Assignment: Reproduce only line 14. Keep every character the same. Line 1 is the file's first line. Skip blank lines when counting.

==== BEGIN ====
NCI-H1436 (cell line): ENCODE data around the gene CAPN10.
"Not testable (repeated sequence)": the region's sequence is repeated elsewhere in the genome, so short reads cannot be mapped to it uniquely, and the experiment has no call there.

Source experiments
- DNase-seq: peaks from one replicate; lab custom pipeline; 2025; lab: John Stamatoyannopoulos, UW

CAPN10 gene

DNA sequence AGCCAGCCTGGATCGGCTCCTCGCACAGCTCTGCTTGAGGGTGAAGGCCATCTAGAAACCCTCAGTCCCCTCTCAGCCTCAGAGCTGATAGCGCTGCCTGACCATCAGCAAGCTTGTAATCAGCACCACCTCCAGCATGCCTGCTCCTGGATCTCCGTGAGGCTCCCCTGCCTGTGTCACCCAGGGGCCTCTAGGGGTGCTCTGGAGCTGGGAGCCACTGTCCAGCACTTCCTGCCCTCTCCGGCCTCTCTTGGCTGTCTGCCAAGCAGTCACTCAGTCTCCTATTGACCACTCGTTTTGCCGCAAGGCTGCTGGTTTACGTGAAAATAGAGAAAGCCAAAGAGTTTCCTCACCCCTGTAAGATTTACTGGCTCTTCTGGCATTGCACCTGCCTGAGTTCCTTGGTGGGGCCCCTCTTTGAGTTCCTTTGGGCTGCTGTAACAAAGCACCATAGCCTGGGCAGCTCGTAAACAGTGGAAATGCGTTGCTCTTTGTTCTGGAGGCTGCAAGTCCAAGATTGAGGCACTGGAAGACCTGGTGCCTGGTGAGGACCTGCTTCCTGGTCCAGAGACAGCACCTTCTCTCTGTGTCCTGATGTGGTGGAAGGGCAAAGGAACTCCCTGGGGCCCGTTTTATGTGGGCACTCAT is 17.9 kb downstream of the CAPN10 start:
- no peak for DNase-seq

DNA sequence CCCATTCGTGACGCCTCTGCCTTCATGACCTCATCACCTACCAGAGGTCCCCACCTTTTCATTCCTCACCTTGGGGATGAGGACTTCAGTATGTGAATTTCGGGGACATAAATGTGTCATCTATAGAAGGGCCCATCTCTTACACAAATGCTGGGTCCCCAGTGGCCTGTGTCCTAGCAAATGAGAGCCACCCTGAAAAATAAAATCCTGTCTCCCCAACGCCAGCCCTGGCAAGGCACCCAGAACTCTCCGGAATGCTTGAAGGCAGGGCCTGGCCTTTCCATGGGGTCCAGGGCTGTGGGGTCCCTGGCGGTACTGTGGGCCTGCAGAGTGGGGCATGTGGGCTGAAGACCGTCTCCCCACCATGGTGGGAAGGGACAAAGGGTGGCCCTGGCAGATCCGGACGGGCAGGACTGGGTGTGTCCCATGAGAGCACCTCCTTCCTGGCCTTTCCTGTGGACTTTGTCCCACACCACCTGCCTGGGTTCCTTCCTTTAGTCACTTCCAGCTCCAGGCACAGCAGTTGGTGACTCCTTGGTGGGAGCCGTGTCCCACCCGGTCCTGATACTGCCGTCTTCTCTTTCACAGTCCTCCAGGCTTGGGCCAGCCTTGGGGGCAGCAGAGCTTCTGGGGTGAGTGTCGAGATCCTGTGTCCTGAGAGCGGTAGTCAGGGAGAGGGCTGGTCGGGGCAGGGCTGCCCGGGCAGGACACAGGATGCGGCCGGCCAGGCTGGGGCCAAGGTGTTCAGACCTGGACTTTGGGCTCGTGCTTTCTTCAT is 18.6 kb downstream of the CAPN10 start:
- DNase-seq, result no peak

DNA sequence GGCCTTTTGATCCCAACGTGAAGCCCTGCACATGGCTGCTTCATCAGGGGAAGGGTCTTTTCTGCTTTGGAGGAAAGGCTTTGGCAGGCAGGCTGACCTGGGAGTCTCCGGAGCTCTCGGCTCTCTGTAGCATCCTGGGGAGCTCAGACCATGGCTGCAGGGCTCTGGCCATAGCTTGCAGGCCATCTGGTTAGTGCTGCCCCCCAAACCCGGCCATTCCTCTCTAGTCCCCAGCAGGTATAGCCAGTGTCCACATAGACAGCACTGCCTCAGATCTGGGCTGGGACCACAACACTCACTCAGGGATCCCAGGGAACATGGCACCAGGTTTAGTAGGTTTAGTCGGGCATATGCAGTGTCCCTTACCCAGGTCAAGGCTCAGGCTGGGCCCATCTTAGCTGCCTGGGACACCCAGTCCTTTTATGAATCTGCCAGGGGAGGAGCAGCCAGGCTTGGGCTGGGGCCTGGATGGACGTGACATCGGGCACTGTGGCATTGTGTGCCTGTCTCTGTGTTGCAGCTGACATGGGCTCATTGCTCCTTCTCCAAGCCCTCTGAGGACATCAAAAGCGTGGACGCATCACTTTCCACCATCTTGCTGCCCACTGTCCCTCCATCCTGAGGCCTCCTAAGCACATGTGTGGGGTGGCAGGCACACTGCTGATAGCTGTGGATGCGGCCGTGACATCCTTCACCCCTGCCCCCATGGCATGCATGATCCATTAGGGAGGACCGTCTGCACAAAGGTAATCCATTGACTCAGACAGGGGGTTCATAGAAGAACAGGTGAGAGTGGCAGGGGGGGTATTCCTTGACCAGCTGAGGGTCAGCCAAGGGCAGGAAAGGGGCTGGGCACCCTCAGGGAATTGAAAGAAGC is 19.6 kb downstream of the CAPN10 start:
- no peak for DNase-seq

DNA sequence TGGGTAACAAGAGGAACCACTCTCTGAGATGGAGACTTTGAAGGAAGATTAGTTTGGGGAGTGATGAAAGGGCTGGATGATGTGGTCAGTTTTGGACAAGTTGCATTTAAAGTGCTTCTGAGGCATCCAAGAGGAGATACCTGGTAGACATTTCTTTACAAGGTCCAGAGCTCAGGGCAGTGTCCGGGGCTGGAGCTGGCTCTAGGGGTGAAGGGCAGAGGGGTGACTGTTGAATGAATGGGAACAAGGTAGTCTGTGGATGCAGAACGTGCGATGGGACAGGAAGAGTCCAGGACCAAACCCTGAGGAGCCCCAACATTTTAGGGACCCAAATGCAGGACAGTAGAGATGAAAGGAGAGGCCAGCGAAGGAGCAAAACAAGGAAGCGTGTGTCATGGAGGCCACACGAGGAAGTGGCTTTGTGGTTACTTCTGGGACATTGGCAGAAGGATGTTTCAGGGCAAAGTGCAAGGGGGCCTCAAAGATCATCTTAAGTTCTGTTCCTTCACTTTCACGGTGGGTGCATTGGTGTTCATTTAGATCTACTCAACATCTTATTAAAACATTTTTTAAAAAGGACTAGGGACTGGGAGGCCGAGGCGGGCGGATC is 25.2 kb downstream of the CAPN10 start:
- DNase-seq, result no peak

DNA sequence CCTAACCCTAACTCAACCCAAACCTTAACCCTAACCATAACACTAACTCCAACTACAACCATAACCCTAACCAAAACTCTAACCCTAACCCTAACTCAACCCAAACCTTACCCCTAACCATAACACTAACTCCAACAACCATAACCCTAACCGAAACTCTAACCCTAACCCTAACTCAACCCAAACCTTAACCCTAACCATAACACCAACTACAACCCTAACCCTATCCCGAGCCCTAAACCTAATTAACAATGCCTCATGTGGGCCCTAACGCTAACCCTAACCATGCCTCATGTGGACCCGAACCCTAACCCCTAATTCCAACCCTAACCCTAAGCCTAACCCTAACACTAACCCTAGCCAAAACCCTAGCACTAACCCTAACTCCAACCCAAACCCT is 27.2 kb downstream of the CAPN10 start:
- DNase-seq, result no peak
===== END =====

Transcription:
DNA sequence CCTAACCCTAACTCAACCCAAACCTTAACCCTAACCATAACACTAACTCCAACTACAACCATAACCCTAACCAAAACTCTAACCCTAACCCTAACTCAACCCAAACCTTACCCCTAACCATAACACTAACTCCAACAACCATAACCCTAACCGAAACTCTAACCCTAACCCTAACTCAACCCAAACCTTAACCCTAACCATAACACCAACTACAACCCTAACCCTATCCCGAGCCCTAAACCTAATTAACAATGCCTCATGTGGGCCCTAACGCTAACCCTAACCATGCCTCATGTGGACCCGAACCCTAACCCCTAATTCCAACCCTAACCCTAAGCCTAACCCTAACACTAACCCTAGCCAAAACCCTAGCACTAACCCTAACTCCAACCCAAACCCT is 27.2 kb downstream of the CAPN10 start: